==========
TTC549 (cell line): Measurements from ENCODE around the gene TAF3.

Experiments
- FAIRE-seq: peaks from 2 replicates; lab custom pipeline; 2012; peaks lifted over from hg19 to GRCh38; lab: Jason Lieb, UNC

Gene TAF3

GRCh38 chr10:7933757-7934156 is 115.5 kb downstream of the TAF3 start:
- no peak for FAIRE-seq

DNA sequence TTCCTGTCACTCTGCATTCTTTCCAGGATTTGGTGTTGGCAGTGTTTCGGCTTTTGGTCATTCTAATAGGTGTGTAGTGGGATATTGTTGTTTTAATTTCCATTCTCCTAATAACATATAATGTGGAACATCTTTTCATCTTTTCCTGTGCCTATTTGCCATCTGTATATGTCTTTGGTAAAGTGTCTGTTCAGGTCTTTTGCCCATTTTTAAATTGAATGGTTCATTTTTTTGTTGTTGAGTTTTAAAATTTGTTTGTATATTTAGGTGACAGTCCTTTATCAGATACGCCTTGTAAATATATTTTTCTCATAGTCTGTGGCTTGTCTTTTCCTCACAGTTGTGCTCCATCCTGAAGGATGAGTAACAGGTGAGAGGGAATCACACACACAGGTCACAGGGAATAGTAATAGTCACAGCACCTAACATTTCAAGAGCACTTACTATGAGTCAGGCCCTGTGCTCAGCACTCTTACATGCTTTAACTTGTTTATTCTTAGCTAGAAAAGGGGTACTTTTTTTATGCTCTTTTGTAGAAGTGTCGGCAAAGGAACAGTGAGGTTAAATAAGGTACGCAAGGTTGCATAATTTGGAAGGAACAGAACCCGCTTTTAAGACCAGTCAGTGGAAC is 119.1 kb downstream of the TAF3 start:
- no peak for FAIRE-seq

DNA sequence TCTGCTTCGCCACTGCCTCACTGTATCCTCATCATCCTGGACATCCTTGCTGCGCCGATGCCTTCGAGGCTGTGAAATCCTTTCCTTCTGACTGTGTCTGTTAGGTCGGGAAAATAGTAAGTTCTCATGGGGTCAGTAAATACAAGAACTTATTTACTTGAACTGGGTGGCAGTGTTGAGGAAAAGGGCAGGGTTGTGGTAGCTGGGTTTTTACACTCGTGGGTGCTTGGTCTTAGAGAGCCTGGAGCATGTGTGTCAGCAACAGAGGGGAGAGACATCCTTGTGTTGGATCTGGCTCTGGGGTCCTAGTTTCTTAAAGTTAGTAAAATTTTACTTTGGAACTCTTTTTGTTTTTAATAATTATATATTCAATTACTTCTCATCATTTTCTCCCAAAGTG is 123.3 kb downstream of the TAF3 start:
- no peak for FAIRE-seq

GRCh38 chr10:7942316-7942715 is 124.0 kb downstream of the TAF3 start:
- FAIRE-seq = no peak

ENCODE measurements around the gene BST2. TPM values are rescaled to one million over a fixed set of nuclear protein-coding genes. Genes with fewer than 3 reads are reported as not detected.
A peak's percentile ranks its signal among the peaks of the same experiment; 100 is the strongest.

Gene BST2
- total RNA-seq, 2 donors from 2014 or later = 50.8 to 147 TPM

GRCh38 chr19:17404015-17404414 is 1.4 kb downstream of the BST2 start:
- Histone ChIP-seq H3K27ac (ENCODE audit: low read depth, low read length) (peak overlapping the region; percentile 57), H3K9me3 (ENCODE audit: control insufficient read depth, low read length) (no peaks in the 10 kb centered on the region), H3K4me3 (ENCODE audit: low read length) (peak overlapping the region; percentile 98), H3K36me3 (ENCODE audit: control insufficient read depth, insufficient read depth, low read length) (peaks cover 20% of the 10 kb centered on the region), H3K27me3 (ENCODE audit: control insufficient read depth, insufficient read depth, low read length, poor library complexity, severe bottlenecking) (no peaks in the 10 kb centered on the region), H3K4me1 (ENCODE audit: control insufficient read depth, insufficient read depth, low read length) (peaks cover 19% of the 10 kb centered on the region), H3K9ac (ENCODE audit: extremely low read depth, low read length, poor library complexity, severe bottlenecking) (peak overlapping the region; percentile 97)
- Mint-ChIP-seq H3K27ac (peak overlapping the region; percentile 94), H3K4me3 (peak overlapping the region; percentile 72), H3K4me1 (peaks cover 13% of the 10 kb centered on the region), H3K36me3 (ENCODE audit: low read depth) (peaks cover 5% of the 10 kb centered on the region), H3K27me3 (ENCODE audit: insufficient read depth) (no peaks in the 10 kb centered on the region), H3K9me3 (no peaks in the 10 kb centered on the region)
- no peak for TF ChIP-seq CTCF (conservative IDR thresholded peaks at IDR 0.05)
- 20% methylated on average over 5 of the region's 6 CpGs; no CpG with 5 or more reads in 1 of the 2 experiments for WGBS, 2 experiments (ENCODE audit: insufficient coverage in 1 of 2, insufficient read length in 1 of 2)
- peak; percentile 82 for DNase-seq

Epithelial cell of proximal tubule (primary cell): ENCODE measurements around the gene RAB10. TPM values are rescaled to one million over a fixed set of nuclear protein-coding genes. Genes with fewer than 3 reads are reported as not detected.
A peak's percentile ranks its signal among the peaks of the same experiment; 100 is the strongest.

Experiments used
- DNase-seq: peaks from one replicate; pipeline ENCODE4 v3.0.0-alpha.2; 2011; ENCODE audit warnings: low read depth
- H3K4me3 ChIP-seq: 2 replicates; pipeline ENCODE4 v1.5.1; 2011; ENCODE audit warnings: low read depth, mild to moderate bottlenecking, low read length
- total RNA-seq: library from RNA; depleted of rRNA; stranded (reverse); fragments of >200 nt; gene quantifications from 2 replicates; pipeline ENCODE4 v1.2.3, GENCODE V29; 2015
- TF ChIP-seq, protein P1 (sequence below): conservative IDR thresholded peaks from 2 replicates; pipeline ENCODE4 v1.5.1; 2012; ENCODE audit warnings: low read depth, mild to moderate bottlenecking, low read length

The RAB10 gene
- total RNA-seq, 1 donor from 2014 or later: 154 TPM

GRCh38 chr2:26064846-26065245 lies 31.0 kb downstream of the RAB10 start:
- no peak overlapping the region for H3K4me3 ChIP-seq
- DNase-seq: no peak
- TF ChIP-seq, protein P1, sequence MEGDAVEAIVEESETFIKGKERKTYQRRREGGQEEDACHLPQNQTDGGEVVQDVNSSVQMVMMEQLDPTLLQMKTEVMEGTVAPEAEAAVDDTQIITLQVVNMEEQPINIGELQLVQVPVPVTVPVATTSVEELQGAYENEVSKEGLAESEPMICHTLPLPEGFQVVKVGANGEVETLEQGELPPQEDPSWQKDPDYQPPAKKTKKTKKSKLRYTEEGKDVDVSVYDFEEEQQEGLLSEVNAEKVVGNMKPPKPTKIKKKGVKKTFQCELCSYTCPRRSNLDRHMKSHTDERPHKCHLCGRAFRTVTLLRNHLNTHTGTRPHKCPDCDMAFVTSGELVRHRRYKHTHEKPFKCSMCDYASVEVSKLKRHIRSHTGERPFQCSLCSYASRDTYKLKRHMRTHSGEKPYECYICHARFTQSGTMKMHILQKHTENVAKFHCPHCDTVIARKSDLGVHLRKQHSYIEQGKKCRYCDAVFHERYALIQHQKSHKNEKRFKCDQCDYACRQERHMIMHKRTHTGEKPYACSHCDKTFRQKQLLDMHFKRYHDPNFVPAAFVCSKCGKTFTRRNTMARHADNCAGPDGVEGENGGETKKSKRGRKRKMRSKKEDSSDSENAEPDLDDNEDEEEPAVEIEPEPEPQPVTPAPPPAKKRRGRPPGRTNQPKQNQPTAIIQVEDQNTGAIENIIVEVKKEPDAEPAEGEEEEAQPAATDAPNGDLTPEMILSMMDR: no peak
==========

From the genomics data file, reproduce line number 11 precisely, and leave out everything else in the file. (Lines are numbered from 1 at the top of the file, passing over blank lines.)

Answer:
GRCh38 chr10:7942316-7942715 is 124.0 kb downstream of the TAF3 start: